Most freelance writers don’t see it as such but freelancing is just as entrepreneurial as any other business.
Agreed that freelancing, no matter which skill or expertise it is you trade on, is more like a fancy job you create for yourself. Technically speaking, Freelancing is not exactly like an actual business where you scale up and grow. Freelancing remains more or less a one-person business, albeit with prospects of expanding into a business.
If you’ve ever scratched your head thinking freelancing isn’t working out for you, here are at least six areas for you to ponder on. Hopefully, you’ll realize why you don’t see any gold dust in spite of all the digging you do.
“I make it a point to write an entire blog post for free for at least 3 new clients per week.”
“I have an aggressive guest blogging strategy: I write 5 guest posts in a week, every week. That’s my way of getting my name out for more business, credibility, and to build new relationships.”
“I make sure I place 5 bids each on 3 freelance sites every day.”
“I dedicated two months to my website before I launched it just so it looks great and works well.”
What’s the common thread with each of the above statements? It’s the mindset. It’s the entrepreneurial thinking applied to freelancing as a profession/business. It reeks of guts of steel. These statements are from successful freelance writers who “get it”. For them, writing is one thing; getting new business is totally something else.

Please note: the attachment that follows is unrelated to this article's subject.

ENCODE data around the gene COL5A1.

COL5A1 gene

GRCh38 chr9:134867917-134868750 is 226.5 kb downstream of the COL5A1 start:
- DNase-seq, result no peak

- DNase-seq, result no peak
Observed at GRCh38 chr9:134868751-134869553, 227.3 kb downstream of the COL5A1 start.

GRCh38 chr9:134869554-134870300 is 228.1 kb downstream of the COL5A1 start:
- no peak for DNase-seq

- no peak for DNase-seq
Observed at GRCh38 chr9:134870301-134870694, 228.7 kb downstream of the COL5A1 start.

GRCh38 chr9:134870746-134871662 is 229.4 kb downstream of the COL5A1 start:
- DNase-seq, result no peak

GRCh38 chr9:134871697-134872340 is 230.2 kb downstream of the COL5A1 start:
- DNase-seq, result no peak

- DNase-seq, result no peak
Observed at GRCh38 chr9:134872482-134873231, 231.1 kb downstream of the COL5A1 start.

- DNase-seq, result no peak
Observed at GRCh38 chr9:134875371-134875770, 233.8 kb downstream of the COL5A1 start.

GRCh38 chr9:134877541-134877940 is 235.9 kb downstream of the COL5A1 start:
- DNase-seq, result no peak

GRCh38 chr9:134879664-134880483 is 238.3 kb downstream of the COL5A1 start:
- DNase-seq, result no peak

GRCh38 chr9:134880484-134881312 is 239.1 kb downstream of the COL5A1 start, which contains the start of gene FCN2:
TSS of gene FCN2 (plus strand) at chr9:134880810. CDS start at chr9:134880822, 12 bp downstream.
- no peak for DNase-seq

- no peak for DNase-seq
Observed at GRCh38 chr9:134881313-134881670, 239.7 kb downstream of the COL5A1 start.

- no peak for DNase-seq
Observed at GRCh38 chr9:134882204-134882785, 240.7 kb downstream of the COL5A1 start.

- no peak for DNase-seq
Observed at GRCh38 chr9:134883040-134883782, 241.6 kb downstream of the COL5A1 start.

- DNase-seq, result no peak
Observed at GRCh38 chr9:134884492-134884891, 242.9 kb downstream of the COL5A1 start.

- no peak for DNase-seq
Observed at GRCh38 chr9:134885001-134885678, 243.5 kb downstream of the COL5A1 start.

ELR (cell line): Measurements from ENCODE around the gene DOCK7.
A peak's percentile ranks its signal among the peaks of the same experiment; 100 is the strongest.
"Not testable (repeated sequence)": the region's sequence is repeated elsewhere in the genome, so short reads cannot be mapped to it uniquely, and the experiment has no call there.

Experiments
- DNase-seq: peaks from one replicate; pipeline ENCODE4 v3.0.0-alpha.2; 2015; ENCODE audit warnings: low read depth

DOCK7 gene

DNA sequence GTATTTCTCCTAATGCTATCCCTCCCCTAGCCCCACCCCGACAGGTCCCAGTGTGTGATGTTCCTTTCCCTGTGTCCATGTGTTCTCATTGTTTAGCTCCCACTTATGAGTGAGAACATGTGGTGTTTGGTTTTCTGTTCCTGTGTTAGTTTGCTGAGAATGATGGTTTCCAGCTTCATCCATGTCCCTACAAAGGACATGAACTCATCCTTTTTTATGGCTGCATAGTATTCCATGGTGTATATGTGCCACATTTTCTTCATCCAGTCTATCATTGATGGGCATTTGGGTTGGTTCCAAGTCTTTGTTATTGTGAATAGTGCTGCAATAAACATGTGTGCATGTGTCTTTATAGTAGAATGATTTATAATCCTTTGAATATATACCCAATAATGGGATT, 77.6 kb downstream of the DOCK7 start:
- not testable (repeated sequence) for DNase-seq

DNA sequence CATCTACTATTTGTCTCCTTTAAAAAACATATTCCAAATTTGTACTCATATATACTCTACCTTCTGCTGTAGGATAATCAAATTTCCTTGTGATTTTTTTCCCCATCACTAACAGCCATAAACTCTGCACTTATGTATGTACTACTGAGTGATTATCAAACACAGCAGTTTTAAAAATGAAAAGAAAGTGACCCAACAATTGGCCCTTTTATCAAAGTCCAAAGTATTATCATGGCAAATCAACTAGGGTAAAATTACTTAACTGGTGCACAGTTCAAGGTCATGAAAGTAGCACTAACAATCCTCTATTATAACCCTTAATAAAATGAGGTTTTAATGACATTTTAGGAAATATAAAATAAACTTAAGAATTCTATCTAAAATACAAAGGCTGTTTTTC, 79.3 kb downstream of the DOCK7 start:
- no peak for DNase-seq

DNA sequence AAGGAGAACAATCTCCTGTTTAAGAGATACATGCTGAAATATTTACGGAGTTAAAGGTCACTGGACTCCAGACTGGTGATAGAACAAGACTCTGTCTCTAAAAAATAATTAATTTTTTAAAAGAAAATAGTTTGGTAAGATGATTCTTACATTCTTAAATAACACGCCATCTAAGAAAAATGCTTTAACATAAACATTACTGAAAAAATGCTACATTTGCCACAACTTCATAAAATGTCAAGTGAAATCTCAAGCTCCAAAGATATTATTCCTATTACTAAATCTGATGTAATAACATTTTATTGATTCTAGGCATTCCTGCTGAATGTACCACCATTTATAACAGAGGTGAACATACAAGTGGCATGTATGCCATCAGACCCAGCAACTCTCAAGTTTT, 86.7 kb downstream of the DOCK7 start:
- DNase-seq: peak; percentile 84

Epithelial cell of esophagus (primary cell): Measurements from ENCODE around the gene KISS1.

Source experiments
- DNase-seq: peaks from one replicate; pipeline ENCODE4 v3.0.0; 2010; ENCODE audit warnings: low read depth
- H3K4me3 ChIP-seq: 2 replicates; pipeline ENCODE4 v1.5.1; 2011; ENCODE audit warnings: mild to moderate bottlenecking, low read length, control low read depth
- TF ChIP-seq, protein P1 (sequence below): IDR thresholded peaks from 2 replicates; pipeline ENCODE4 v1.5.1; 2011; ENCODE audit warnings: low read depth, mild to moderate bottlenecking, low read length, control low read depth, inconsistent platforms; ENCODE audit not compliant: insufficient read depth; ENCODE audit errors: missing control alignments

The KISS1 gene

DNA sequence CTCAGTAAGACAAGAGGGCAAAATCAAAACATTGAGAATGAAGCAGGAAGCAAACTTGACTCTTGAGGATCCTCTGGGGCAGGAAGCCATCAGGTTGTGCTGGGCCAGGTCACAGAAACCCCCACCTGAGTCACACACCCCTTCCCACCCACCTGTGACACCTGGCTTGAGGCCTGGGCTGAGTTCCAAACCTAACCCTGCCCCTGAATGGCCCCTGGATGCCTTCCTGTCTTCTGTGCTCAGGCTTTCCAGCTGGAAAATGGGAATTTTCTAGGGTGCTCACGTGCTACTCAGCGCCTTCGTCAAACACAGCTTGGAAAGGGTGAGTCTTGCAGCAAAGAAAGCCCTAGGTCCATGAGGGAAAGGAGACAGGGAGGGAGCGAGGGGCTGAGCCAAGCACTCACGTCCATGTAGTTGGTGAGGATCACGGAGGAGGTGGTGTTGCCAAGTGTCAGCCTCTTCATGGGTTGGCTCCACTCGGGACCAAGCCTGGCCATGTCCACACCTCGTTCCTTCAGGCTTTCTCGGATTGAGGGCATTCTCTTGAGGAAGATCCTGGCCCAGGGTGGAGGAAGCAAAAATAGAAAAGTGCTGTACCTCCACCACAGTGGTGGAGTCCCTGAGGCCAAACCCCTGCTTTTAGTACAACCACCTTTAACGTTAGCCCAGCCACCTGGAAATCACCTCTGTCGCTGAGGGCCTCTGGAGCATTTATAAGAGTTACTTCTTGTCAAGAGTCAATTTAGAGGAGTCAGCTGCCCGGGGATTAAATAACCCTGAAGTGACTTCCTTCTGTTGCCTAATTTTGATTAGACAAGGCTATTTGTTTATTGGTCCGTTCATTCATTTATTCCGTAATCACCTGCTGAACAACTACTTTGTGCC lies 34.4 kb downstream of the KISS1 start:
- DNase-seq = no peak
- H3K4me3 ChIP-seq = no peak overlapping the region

They do all they can to get new business. They work hard, they burn the midnight oil to get their skill right; they promote and cross-promote. They slog through “feast and famine” cycles. Successful freelancers don’t give up. They don’t take no for an answer. They don’t settle for anything less than what they deserve, because they want to make a great career out of freelancing.
Chasing the Money
Don’t chase money. Don’t look for money before you deliver work. Forget invoices until you deliver value for your clients. Articles such as How to get paid, not played sometimes create the wrong impression in freelancers’ minds that clients are out there to bleed you dry.
It’s true; we need cash to pay the bills. Yet, making a desperate plea for an advance payment, or chasing clients with invoices even before the date is due for payment will kill your business forever. Once you have the numbers (a voluminous client base), you’ll never have to hound one client for payment.
The key is to work with a variety of clients, create agreeable policies, settle on scope and milestones, and establish payment schedules. After that, the freelancing business will take care of itself. The invoices will be paid eventually. You’ll certainly walk happily to the bank as long as you don’t make a big deal of invoices, compensations, and late payments.
Writer? Err… Really?
There’s something about “freelance writing” that makes the world think, “I can do that; it’s easy.” That creates a low barrier for entry and stiff competition in every niche from scores of people all over the world. You shouldn’t be concerned about other “writers”.
It’s important to get the “writing” part right. Make sure your writing is flawless when it comes to grammar, syntax, spellings, and rhetoric. Be sure to get the tricky punctuation right. No loose syllables, extra words, flowery language, or doubtful diatribe. If you’re still not sure, go read this first.
Get specific. Get to the point. Develop the art of being candid, sharp, and concise. As a freelance writer, your writing skills are going to be taken for granted. Skipping this step isn’t an option. It’s a death call for your business.
It’s Not Just About Skills